Which trust me, she does! I know: friends don’t let friends compare each other’s work to Chekov. God knows my books couldn’t hold up to the comparison. But I’m working on my own short stories now and “learning” from the best. Which includes Lily King. 

Okay, it’s 7 degrees outside right now so I’m off to throw another log on the fire. And READ.

Thursday, July 15, 2021

Summer Reads

I know … probably makes more sense to roll out all these suggestions on Memorial Day Weekend, ushering in a fab summer of reading right at Summer’s Starting Block. Alas, I was too busy reading to make time for recommending. (I was also wrestling with the camera on my iPhone, but that’s a post for another day … ) So, to quote my dear Agent, Edite Kroll: Onward!


First up: Finding Freedom by Maine author/chef/creator of The Lost Kitchen restaurant, Erin French. I remember when her cookbook, The Lost Kitchen, came out, I was struck by the wonderful writing in it. You don’t expect that in a cookbook! At least, I don’t. But each recipe is accompanied by a little anecdote/description that brings the food to life and makes you not only want to taste it but to share it with others. French has that ability to engage you in whatever she’s describing and doing.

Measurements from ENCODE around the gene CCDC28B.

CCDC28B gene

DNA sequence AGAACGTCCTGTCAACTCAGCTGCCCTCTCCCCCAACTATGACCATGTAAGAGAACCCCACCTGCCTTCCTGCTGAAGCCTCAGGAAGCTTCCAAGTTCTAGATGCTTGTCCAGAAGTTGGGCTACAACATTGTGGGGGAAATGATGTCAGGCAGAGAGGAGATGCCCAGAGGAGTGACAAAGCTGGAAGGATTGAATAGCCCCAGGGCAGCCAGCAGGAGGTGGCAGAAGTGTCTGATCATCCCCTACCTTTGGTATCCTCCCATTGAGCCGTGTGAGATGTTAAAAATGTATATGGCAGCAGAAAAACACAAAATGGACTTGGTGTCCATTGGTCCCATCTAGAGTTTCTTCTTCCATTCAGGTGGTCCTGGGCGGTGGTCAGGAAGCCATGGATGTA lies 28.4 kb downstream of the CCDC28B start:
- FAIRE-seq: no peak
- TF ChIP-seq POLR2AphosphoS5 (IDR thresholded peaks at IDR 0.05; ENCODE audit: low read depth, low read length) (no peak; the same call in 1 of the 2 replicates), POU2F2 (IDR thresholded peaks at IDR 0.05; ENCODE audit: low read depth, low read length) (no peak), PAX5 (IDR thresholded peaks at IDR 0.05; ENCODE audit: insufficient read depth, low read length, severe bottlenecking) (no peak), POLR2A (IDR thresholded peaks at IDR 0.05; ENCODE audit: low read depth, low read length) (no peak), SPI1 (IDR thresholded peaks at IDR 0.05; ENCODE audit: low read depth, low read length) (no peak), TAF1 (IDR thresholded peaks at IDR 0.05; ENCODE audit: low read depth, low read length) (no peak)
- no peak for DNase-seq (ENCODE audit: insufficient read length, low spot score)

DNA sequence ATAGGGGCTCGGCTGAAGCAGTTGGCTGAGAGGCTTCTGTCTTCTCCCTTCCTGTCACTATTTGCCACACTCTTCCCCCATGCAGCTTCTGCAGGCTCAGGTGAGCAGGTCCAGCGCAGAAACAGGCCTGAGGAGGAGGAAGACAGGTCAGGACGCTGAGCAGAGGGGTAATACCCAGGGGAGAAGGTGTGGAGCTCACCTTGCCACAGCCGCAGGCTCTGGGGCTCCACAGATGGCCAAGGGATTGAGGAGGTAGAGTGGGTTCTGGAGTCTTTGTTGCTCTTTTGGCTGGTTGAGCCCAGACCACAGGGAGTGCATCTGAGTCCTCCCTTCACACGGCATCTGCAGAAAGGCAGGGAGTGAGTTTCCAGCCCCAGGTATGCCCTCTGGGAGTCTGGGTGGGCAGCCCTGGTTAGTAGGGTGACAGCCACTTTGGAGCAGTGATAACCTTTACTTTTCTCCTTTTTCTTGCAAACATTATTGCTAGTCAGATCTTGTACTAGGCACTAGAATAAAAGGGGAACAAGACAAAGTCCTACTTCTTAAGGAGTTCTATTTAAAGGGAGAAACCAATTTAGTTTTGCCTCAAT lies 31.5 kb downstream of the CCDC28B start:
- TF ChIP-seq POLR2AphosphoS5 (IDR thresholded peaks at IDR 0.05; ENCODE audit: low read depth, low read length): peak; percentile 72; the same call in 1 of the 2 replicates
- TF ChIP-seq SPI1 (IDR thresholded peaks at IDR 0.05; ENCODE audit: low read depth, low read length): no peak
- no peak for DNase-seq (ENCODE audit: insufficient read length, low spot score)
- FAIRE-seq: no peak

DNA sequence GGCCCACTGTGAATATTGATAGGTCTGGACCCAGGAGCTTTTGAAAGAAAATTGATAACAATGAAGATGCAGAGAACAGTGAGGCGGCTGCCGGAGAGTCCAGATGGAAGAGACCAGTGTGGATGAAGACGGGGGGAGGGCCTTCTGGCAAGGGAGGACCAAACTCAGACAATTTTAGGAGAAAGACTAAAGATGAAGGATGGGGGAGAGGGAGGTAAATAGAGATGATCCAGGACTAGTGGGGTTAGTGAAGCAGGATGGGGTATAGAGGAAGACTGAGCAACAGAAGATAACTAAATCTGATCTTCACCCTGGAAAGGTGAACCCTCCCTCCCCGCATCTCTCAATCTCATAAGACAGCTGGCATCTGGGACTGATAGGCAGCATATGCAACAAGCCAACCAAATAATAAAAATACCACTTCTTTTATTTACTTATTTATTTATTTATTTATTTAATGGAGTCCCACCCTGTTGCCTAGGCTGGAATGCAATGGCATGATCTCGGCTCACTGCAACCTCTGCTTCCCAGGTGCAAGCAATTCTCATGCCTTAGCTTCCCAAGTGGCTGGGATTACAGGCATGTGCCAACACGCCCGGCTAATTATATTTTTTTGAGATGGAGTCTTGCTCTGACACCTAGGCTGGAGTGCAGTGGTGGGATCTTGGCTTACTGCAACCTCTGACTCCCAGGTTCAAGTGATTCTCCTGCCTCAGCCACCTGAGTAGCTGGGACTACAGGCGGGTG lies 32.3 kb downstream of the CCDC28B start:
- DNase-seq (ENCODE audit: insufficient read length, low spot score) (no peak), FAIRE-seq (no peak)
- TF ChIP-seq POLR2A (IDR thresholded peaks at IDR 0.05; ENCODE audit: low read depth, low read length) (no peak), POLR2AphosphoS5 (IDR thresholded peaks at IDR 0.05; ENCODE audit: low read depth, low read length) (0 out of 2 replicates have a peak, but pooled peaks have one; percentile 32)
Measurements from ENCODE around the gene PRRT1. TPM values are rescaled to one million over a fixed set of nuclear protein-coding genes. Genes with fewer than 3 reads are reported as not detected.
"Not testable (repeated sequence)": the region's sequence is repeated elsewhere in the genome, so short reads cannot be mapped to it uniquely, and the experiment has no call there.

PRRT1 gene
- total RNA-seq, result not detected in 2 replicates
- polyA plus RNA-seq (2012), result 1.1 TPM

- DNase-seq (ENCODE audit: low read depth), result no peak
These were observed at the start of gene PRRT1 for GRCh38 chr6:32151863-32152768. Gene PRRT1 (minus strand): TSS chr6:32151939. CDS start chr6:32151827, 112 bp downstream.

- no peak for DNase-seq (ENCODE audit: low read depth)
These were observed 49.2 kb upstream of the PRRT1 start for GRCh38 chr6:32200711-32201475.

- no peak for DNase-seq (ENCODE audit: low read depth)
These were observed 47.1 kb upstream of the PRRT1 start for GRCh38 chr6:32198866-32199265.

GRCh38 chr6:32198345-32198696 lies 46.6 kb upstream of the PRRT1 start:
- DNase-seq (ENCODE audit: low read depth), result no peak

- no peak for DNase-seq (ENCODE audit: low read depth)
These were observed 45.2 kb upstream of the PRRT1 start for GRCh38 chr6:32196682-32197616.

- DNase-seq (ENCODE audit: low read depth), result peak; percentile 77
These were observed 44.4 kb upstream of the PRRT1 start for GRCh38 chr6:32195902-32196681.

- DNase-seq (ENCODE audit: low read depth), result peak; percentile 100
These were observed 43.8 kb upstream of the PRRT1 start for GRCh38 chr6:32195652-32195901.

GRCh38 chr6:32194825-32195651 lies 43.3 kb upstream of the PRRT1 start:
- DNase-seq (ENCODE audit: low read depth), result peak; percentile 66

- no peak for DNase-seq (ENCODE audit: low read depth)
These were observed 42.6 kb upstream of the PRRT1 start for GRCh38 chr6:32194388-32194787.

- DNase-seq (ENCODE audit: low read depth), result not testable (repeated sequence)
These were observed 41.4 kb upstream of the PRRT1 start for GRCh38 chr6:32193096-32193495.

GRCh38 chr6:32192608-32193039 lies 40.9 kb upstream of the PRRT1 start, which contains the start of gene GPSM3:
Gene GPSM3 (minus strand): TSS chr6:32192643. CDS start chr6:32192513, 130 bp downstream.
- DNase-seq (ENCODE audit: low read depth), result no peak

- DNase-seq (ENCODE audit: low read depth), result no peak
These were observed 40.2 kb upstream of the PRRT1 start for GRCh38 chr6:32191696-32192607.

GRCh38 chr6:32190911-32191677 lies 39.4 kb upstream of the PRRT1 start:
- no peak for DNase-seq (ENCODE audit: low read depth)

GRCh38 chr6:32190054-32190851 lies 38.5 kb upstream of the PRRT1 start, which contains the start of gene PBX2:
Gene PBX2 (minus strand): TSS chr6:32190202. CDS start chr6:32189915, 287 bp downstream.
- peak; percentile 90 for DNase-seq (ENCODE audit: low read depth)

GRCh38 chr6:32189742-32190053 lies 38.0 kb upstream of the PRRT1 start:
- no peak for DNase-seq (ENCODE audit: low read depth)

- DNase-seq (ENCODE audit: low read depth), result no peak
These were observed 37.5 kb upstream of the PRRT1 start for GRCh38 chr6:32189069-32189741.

Finding Freedom is her memoir, and it achieves all that the form requires. It has a clear voice, evokes real people and places, engages us at the heart level, and by the end has us cheering for its author. It’s a moving, marvelous, honest depiction of struggle, resilience, and personal triumph. More than once I found myself in tears reading this book. You won’t be sorry you spent your summer reading hours with this one!


At Longfellow Books, Portland
Next up on my Maine Writers list: Paul Doiron has a new one! Sorry to keep repeating myself, but “This might be his best yet!”  I keep saying that, but really, this time it’s true. Dead by Dawn is the 12th (!) in the Mike Bowditch detective series and in this one Mike has to escape all sorts of (very) grisly attacks on his person. First up  — and this is one of my personal Fear Factors — Mike has to figure out how to escape when his car is forced off the road, crashes into an icy river and begins to sink. Things go downhill from there for poor Mike as he figures out how to survive and also discerns who wants him dead.